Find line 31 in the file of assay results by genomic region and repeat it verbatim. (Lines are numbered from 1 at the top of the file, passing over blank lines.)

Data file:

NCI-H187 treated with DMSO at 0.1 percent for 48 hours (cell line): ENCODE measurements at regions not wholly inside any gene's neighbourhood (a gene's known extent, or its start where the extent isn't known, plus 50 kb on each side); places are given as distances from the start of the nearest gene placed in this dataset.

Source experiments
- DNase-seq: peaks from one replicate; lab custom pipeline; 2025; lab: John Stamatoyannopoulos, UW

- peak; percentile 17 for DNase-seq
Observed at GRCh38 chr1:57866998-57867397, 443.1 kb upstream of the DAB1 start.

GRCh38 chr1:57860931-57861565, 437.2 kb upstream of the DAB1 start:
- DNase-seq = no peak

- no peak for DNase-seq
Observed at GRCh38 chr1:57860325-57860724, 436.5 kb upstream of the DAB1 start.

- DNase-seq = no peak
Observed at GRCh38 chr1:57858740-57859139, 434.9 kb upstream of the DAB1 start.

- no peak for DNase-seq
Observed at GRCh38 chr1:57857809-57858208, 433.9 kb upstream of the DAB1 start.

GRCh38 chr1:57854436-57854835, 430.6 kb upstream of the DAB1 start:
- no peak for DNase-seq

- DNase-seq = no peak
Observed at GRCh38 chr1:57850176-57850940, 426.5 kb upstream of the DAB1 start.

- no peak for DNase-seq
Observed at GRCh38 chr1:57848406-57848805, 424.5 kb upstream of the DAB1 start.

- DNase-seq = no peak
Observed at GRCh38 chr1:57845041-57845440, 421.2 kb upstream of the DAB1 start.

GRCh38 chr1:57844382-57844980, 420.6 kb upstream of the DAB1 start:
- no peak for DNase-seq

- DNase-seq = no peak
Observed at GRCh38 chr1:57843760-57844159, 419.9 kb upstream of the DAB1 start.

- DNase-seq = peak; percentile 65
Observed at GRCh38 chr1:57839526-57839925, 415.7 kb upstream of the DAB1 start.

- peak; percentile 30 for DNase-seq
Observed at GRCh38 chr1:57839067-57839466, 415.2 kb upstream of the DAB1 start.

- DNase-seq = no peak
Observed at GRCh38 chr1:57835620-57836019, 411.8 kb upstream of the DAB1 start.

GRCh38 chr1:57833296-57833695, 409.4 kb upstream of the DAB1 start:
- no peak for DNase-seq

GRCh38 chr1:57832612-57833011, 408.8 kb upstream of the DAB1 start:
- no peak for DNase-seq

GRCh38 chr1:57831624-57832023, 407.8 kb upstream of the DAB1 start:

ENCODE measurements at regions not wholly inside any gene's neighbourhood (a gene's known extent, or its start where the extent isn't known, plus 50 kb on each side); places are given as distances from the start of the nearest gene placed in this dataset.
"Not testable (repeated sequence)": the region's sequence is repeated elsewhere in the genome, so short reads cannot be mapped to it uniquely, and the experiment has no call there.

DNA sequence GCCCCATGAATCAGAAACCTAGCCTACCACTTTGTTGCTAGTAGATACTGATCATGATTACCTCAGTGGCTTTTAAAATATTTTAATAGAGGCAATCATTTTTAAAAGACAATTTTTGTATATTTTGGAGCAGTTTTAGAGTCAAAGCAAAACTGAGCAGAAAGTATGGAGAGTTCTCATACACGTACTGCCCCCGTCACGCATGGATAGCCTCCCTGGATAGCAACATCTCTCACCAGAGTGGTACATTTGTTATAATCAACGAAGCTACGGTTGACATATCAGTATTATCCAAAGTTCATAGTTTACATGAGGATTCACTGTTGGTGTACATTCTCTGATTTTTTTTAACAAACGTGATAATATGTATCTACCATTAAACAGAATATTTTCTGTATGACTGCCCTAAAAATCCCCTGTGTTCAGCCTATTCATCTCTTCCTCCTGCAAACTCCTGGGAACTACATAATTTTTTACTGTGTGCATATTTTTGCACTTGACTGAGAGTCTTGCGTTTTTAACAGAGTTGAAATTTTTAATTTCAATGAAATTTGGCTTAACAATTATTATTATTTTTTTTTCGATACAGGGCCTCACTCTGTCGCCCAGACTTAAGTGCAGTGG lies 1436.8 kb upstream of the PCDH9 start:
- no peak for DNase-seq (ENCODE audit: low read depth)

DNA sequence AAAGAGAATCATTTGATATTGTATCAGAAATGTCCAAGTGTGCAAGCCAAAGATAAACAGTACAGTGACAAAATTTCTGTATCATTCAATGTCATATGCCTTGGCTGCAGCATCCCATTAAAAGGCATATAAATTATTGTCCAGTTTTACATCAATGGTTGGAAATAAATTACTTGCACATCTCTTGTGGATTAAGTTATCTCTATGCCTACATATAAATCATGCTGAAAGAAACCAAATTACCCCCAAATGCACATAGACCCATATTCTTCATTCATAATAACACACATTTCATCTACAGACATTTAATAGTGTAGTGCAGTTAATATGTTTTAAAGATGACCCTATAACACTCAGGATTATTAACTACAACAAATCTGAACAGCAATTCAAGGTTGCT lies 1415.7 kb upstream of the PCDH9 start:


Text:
Observed at GRCh38 chr1:57835620-57836019, 411.8 kb upstream of the DAB1 start.